Wednesday, October 9, 2013

Do you want fries with that?

OK, you caught me, I have been playing Card Hunter and haven't told anyone. It is not that I am ashamed, the game is excellent, but the aesthetic so matches my early days of D&D that I am both uncomfortable and nostalgic beyond belief. The way the game itself is played is totally different: we never used miniatures or maps. Or D&D was theatre of the mind, fast and loose with the rules, custom written and almost always hilarious. Card Hunter is the rule-mongers wet dream. All it is is the rules wrapped up in a delightfully nerdy exterior. It has made what amounts to a turn based strategy game fun for me and that almost never happens.

Card Hunter tempers one strategy by coating it in another: a collectible card game. Items and equipment do not give stat bonuses, they add cards to you deck. The better the equipment the better the cards, and in a brilliant twist there are bad cards that you must play as soon as you draw them. This adds a risk/reward factor to how the deck is built and not nearly as annoying as it sounds. Cards are even used to move your characters around the field. A bad draw can leave with all attacks and no move or all moves and no attack which means that even the simplest encounter can be either made or killed by luck/a poorly constructed deck.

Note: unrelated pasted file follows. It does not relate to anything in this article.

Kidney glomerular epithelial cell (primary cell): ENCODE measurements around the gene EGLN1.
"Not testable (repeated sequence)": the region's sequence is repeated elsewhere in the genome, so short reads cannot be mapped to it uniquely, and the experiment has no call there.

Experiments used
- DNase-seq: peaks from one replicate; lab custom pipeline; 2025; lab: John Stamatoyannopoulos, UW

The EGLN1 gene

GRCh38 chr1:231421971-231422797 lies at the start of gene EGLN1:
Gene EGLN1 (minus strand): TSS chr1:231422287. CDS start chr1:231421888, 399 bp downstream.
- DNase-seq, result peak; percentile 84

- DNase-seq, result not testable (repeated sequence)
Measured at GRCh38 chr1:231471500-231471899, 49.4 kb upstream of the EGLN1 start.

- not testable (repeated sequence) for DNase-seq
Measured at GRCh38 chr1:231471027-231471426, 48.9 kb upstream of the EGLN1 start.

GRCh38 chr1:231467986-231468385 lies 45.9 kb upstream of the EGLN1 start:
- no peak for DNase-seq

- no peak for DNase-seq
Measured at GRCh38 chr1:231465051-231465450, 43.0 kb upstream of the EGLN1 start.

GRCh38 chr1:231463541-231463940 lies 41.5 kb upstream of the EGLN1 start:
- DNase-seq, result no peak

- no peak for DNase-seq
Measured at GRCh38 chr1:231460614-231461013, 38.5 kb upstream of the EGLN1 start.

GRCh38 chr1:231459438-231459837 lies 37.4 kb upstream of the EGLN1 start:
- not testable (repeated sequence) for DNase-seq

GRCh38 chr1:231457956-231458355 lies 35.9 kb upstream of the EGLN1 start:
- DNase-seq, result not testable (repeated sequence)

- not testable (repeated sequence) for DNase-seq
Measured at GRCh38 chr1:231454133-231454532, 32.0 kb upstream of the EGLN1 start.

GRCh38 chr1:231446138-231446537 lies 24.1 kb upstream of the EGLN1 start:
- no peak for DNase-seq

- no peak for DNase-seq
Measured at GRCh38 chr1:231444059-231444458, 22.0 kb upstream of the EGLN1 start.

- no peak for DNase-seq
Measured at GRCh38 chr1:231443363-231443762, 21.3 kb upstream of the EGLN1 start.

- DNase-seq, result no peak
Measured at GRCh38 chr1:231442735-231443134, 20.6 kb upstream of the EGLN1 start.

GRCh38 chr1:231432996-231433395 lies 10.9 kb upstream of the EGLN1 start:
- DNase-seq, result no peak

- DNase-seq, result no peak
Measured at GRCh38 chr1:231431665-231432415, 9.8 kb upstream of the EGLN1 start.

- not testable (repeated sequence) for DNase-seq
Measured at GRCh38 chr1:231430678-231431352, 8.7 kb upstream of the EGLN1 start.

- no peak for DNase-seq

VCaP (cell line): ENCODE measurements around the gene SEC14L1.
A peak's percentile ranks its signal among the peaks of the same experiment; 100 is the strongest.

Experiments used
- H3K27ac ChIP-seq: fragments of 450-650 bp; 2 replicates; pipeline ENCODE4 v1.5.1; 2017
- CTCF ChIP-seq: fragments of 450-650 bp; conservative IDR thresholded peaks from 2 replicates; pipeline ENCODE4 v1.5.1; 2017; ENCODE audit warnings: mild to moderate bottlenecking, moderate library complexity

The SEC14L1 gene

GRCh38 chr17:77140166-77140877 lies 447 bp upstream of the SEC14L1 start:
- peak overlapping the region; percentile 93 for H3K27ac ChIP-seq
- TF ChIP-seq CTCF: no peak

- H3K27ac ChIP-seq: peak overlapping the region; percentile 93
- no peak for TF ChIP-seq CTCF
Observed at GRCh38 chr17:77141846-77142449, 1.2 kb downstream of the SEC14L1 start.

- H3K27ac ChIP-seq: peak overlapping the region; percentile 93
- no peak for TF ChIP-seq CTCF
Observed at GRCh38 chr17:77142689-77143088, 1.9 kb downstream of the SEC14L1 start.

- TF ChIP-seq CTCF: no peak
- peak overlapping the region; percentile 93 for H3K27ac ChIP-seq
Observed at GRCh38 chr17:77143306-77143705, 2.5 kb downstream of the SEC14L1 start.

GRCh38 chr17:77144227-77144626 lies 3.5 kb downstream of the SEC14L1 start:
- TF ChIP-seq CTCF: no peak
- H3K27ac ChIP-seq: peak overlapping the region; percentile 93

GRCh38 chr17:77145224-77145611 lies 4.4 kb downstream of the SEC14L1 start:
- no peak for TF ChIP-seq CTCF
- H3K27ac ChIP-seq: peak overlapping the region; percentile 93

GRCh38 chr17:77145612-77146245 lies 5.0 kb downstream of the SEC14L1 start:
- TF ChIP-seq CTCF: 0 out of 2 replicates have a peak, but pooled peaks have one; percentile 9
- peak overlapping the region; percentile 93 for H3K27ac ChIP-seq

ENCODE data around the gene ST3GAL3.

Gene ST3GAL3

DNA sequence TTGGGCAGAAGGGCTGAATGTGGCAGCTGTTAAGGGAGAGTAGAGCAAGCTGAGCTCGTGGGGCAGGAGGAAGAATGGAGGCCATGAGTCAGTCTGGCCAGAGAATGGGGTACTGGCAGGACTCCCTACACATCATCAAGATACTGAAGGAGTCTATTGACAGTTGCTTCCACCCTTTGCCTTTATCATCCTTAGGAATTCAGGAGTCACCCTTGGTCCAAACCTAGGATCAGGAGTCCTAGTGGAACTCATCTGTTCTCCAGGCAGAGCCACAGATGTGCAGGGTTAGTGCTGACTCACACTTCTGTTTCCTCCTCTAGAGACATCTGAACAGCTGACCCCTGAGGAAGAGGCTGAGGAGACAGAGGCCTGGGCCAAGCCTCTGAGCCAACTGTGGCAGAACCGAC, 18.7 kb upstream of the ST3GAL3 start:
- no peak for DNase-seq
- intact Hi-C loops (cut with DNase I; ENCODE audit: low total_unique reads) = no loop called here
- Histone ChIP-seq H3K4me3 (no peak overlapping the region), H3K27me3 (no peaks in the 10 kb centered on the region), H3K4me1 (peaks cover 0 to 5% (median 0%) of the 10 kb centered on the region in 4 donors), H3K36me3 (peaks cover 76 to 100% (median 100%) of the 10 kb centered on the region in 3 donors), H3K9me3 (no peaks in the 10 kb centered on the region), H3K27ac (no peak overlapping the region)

And on top of all of that the majority of the game is free. You can pay to win by purchasing pizza and exchanging that for either gold or unlocking treasure missions, plus just being in the 'the club' nets you one extra item per encounter. It's tempting but it could get very expensive very quickly and it is not a game that I plan on playing from beginning to end. What Card Hunter will do is keep me from spending on marginal downloadable games just because I have nothing else to play.


Lost Planet 3 is, so far, not nearly as bad as reviews would lead you to believe. Time will tell.

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